Thursday, September 18, 2014
Inquirer Daily News

Phila. fundraiser set for Hillary Clinton bailout

Gov. Rendell's posse is holding two back-to-back funders next week to help retire HRC's $6.4 million campaign debt.

Phila. fundraiser set for Hillary Clinton bailout

"URGENT -- One More Philadelphia Event" read the subject line on Tuesday's blast email from Comcast executive and Democratic bigwig David L. Cohen to the party's fundraising faithful.

"Just when you thought it was safe to open emails from me...I have one more request," Cohen wrote. He needs more money, as host of a fundraiser next Wednesday evening to help Sen. Hillary Rodham Clinton of New York -- President-elect Obama's choice to be Secretary of State -- retire the mountain of debt left from her failed presidential campaign.

Speed is essential. Mrs. Clinton cannot raise political money once she is confirmed as Secretary of State, and it probably would be unseemly as well during the official confirmation process. In papers filed last week with the federal election commission, she formally surrendered any hope of recovering the $13 million she loaned the campaign from her and former President Bill's personal accounts. But that leaves at least $6.4 million owed to campaign vendors including pollster and strategist Mark Penn, who's work proved so ....uh, brilliant....on her behalf.

Wednesday's event will be held at the home of David Cohen and wife Rhonda, and it will feature Vice President-elect Joseph Biden of Delaware, Gov. Rendell and Sen. Bob Casey Jr. (D., Pa.) -- and of course Herself . Tickets are $1,000 minimum up to $2,300 (the federal contribution limit) per person. Anybody who raises $10,000 gets a private reception with the stars.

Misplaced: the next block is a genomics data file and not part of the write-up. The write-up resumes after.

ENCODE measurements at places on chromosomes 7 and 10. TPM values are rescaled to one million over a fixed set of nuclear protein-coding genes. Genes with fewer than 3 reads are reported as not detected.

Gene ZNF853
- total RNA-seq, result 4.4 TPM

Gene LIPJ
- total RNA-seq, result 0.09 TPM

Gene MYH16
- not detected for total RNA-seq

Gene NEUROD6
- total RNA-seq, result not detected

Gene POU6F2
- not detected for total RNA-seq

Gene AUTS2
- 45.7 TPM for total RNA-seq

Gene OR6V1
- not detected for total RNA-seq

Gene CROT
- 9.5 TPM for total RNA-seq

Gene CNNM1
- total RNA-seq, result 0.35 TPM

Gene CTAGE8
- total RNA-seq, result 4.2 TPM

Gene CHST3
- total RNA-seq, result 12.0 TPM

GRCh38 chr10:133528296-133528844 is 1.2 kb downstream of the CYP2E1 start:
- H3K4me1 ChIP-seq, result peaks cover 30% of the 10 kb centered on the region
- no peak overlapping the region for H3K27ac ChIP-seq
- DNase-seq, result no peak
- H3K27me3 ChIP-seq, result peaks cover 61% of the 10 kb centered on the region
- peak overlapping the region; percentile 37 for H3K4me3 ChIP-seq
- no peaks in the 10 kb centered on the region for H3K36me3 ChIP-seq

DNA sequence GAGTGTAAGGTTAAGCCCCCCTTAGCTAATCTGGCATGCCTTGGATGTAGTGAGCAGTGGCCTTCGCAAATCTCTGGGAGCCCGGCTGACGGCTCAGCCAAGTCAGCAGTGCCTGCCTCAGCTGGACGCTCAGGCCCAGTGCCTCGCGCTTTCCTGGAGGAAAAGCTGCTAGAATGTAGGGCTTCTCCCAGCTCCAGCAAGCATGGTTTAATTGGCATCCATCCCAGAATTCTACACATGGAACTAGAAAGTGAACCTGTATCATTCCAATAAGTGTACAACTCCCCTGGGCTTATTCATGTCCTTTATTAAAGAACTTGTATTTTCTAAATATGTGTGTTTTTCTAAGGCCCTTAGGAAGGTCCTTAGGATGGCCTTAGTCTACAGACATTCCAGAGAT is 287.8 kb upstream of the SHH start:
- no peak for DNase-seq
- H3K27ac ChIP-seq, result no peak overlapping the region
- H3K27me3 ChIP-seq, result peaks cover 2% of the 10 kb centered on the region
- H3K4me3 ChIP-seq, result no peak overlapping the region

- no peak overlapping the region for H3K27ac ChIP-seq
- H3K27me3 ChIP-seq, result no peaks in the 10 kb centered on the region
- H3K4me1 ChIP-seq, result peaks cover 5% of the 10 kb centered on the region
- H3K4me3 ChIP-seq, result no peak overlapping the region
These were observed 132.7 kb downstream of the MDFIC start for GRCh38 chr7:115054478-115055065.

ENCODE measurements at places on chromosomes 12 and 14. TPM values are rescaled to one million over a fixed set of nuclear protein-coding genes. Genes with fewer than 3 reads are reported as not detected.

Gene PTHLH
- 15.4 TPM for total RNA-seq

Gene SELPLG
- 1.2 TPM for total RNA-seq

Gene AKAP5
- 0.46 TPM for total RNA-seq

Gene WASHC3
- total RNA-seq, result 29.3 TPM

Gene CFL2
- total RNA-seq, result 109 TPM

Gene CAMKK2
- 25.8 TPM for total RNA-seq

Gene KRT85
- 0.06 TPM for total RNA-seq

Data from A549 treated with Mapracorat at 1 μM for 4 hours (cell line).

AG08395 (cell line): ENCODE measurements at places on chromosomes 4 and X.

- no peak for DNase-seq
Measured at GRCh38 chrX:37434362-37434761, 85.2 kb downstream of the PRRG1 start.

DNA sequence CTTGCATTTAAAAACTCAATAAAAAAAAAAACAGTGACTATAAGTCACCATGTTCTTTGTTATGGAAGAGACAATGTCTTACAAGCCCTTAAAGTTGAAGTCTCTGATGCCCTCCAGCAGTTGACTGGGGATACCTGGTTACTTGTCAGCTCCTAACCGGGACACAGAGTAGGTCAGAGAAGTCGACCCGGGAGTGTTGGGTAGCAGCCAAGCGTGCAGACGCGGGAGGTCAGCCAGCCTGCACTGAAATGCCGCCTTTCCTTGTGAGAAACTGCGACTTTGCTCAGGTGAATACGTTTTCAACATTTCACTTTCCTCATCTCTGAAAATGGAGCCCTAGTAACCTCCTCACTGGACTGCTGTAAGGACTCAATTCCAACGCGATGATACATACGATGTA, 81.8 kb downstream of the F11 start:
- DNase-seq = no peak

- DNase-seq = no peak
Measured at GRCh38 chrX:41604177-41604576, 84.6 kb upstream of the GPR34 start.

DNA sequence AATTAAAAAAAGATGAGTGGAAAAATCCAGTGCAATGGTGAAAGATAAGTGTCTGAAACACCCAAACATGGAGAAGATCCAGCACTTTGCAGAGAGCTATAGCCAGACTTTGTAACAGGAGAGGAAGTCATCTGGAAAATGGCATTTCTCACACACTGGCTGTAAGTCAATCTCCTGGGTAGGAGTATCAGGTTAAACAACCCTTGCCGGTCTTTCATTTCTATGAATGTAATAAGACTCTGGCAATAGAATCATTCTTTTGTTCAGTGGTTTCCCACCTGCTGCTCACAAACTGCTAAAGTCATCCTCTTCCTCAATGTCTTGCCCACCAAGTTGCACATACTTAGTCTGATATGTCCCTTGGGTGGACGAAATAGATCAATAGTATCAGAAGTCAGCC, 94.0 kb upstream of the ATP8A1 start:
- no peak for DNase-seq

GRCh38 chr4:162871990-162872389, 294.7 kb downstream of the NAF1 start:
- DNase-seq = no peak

The same Rendell-heavy crowd is hosting a similar event Jan. 8 at a private home in McLean, Va. Organizers hope the two fundraisers net $500,000 for HRC debt relief.

Click here for Philly.com's politics page.

About this blog

The Inauguration: Jan. 20 blog brings you coverage of President-elect Barack Obama's transition into office.

It's written by political journalists from the Philadelphia Inquirer. Send us your comments -- and news tips -- at this address.

Thomas FitzgeraldThomas Fitzgerald joined The Philadelphia Inquirer in 2000, and has covered Harrisburg as well as city, state and national politics for the newspaper. He was a “boy on the bus” in the 2004 presidential campaign and during primary contests in 2000 and 1996.

Nathan Gorenstein has covered politics and government in the city, state and nation for the Inquirer. He's worked in the city hall bureau, had a stint on the business desk, and once covered the suburbs. After serving as assistant regional editor, he was named editor of the "Politics" web site.

Inquirer political writers
Also on Philly.com
Stay Connected